The company, staffed entirely by women, also has made a commitment to the local community. Helped by a grant from the city, it employs two seniors from Lynn English High School in what started out as summer jobs and has expanded into year-round part-time work.

“It’s been a great help for us,’’ said Kane. “It gives a great sense of community for us working with these girls. There’s a lot of good positives.’’

While Couture Planet gets recycled newspapers from friends and coffee shops, the large bulk comes from the Fairmont hotel.

“It’s important to know that we use post-consumer newspaper,’’ Carman said. “We don’t go out and buy any newspaper. We only use recycled newspaper.’’

The process starts with combing through old papers to find a story that’s an appealing visual. That job usually falls to Cormier, a self-described “newspaper junkie.’’

From there, the newspaper clipping is framed, laminated with a cold press, layered for stability, then sent to the stitcher. A handbag usually uses about 30 to 40 newspaper pages. Because bags are usually done in bulk, orders takes a couple of weeks to complete.

It was one such order that gave Couture Planet one of its most memorable reactions. The company had just completed an order for the Peabody Essex Museum in Salem in connection with an exhibition featuring fashion icon Iris Apfel.

Carman said she was at the shop in Salem, “just taking a look to see what was going on, and Iris herself walked in. And she went nuts over the bags. She actually bought out the first collection,’’ all 75 bags, Carman said. “So we had to fly back to Lynn and start a second collection.

“I guess she gave them to all of her friends and co-workers. But things like that are just so much fun and very rewarding.’’

The company learned from its early days to be prepared for big events.

From the response to the Red Sox winning the World Series in 2007, shortly after the company’s inception, Carman knew to be prepared when the Boston Bruins captured the Stanley Cup last year (200 Bruins bags sold and still counting). The holiday season was a whirlwind, with about 500 bags made and shipped between Nov. 15 and Dec. 31.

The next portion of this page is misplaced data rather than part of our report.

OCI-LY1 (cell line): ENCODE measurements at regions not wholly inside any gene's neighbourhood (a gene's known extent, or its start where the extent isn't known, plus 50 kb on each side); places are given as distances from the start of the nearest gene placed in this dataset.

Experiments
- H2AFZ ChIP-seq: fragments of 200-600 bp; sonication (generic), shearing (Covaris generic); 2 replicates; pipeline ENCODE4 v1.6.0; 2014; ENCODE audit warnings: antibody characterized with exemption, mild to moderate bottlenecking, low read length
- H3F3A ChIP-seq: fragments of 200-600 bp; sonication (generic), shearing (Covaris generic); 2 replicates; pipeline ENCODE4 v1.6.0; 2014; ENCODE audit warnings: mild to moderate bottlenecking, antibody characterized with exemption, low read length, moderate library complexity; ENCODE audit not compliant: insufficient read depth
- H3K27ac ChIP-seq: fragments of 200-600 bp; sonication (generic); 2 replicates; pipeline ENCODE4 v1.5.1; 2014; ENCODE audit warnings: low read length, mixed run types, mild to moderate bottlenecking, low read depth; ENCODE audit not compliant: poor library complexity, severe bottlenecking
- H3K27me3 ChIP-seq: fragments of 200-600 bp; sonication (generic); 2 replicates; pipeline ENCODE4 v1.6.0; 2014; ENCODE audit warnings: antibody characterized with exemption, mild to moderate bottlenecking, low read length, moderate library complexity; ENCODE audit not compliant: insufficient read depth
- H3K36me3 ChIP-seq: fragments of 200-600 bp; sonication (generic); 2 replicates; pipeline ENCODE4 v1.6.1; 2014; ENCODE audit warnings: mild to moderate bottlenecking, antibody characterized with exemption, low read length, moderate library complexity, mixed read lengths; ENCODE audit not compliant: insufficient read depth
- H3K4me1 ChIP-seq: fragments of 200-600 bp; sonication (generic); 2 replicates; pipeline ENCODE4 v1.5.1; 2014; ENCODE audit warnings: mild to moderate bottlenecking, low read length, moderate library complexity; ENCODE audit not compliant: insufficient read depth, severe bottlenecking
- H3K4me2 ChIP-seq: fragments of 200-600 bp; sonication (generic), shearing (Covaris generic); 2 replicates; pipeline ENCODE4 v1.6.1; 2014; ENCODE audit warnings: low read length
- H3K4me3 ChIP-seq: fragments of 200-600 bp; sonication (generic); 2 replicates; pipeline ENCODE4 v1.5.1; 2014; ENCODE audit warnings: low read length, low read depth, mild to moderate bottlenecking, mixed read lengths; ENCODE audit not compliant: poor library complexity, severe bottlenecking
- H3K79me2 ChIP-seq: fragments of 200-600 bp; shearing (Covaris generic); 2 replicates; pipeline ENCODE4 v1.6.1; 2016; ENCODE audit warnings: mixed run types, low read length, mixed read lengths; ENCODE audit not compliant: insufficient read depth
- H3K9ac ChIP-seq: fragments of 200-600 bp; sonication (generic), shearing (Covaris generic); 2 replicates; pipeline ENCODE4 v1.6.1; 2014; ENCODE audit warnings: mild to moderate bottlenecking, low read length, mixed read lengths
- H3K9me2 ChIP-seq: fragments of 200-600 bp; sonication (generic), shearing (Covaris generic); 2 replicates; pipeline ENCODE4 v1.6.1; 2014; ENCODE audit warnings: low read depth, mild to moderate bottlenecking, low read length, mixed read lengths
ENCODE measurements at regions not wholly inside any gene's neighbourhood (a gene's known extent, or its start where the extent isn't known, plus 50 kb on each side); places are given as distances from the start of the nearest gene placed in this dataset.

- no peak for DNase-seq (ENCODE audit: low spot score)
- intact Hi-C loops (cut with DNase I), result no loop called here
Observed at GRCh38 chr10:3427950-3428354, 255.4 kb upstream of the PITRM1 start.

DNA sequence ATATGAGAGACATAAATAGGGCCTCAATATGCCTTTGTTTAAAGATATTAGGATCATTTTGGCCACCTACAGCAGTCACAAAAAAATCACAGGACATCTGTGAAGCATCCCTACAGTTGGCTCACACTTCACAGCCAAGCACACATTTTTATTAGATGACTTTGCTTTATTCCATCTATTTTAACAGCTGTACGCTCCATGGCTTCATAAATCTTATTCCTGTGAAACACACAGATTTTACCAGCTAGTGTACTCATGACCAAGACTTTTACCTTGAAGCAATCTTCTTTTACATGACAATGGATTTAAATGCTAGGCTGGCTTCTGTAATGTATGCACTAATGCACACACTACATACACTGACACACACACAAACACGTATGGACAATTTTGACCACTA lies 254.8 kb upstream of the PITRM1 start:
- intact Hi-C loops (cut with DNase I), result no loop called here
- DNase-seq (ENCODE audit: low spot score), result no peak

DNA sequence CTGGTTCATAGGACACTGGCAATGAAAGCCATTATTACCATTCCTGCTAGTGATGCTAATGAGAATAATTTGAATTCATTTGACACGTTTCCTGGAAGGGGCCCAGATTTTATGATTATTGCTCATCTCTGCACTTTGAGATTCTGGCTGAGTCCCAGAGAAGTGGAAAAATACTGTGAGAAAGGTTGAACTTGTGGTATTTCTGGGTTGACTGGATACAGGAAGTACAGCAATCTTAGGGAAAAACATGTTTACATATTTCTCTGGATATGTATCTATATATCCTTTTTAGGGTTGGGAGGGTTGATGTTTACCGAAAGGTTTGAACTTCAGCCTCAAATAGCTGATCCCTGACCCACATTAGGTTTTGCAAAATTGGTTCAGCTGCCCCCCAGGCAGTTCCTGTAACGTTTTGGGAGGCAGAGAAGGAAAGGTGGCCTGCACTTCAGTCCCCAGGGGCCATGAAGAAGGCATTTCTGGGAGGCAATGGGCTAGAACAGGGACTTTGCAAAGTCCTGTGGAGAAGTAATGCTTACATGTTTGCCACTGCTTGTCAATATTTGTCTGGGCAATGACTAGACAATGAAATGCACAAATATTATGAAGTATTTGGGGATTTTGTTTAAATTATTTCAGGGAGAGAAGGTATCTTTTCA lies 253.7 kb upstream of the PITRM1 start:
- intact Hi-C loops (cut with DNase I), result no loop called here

The bags, which retail for between $38 and $80 - depending on size - can be purchased at retail locations in 14 states, or online at

Some orders are one of a kind.

“A woman once sent me a folder full of so many little things that she cut out,’’ Kane said. “It was for her future daughter-in-law, and we had to make it into a bag. It was all her daughter-in-law’s favorite places: where she grew up, where she went grocery shopping, where they got engaged, all these different things.

“It was really quite a feat to get that together and make it look really good, but it actually turned out quite nice,’’ she said.

“We get some e-mails saying, ‘It brought tears to my eyes,’ ’’ Carman said. “There’s just such an emotional reaction to the bags. It’s just incredible.’’

For the woman who lives in the Needham nursing home, they have a special product in the works.

“We plan on doing a very special collection’’ with her old newspapers, “due to their age and how fragile they are,’’ Kane said. “We may donate them to a charity event or something extraordinary.’’

The woman “only wants a bag with animals on it, which is in production,’’ Kane said. “She is an avid dog lover, and has a collection of stuffed animals.’’

Maureen Mullen can be reached by e-mailing mullen_maureen@